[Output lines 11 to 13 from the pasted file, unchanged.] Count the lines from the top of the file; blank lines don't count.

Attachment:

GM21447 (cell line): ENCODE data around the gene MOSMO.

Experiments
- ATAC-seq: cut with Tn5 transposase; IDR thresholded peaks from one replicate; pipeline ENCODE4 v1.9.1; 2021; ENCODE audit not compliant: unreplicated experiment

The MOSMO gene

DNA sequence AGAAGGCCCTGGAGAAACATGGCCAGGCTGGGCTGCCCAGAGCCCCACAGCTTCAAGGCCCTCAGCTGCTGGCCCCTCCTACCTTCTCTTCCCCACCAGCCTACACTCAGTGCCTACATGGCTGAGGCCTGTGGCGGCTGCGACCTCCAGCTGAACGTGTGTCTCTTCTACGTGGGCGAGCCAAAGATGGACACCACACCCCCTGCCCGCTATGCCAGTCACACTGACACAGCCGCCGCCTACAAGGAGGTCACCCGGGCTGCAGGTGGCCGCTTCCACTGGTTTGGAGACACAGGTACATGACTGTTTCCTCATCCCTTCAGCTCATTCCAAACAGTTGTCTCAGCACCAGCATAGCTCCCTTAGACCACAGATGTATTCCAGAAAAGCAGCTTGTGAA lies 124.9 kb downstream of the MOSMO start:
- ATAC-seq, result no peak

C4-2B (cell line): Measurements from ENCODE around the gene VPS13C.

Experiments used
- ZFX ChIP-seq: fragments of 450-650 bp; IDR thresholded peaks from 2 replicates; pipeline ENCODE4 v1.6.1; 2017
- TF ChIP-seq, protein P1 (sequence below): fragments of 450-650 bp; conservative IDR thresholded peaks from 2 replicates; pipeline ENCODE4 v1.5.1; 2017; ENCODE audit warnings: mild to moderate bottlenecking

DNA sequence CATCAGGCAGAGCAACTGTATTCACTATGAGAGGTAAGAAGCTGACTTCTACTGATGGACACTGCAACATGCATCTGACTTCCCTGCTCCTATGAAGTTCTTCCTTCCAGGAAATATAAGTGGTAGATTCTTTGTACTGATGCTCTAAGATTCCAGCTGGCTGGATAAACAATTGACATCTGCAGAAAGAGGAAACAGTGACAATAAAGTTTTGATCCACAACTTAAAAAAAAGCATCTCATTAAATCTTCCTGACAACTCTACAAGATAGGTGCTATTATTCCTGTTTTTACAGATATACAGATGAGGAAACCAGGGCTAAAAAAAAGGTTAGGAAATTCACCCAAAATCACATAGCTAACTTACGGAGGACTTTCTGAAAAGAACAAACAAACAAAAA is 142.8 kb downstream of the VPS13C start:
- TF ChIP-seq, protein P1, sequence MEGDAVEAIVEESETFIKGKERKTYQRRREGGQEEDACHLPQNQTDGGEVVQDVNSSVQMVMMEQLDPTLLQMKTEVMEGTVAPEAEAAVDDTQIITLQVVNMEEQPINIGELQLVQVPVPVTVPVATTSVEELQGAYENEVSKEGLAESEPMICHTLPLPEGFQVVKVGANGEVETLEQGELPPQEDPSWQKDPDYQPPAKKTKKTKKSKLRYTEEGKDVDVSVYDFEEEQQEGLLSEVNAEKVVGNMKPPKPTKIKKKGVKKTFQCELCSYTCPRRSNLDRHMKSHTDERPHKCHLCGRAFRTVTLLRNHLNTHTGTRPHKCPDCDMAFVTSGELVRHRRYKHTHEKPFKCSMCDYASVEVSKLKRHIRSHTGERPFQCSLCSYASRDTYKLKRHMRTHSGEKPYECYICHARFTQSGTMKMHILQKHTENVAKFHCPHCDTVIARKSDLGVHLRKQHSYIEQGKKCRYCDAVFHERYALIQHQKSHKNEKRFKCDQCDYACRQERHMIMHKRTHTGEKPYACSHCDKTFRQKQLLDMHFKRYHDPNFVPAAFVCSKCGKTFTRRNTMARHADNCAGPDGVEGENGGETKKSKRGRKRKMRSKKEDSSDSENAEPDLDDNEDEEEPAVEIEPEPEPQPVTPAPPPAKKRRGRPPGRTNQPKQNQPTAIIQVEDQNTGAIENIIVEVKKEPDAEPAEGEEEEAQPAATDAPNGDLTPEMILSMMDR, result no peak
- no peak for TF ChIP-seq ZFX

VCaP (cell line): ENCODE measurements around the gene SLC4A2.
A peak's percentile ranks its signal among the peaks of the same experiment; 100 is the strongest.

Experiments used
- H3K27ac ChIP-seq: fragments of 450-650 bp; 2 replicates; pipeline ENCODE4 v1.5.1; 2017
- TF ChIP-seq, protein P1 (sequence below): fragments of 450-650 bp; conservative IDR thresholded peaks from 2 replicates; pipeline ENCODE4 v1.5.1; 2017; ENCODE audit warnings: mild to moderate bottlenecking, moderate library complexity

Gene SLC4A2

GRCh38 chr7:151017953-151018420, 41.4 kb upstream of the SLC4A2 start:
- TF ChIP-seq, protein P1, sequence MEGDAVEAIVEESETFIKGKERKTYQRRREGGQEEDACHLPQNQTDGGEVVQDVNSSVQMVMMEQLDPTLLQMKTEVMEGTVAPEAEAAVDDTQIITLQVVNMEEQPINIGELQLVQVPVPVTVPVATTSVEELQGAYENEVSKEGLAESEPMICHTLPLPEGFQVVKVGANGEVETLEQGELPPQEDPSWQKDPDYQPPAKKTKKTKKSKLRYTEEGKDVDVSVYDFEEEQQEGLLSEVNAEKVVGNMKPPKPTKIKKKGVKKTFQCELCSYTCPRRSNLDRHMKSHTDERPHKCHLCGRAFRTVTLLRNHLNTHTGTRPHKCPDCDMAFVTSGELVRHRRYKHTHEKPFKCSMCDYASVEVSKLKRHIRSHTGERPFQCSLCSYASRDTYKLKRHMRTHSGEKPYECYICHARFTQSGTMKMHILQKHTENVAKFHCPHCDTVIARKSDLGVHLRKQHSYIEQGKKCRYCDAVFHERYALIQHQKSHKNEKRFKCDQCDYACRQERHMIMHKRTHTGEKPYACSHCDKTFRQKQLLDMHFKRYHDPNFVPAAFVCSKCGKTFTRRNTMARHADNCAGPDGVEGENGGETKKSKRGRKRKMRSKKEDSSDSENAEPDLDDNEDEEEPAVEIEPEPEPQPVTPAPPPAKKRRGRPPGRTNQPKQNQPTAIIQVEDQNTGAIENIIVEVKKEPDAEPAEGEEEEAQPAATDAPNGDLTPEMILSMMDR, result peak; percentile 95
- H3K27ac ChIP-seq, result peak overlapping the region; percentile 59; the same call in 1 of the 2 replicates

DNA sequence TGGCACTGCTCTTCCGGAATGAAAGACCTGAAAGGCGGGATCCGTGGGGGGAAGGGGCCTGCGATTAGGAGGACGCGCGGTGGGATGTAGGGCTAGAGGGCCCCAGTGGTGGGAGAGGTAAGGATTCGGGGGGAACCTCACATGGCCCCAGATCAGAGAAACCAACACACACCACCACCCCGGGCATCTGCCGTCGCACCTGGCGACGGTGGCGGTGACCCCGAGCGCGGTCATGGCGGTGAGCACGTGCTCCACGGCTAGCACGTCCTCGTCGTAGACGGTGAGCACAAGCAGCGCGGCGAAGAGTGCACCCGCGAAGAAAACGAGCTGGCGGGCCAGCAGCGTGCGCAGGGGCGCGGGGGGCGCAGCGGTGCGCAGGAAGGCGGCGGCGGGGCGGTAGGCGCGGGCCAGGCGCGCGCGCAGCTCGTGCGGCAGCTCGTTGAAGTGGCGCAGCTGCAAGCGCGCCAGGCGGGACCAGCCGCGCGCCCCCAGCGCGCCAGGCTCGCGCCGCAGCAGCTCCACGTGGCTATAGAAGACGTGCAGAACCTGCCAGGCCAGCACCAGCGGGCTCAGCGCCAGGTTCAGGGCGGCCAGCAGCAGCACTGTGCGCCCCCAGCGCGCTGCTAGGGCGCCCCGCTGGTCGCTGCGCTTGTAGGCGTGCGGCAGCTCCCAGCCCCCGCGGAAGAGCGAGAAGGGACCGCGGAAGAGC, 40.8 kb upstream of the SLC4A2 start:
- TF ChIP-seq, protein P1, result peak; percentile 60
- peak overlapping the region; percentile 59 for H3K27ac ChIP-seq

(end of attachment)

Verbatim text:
DNA sequence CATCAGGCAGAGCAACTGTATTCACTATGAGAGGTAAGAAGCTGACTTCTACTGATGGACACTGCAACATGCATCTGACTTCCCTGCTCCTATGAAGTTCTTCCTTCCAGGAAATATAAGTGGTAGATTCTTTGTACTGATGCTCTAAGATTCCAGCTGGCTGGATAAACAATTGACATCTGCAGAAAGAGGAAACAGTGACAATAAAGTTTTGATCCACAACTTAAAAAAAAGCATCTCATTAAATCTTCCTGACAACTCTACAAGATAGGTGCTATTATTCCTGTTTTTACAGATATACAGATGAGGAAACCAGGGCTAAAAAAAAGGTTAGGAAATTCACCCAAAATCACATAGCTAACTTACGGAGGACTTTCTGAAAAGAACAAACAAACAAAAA is 142.8 kb downstream of the VPS13C start:
- TF ChIP-seq, protein P1, sequence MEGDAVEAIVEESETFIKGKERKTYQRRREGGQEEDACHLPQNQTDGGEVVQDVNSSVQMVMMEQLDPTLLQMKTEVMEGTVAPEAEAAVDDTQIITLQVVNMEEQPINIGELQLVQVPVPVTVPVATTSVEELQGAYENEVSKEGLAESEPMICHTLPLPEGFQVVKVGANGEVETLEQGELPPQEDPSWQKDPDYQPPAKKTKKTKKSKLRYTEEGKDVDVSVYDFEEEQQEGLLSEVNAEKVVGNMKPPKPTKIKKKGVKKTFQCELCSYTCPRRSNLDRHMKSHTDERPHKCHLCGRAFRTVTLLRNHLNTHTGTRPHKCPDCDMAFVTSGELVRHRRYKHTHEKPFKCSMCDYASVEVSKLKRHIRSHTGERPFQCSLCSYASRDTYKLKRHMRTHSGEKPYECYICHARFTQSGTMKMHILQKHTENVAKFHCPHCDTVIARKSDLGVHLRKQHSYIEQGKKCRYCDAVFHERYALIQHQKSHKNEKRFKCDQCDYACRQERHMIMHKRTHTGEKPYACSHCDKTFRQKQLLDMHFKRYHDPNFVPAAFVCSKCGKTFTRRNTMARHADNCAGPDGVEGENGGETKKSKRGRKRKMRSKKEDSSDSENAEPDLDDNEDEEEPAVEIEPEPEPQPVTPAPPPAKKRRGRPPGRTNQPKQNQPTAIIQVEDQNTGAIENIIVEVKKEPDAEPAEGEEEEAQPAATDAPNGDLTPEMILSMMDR, result no peak
- no peak for TF ChIP-seq ZFX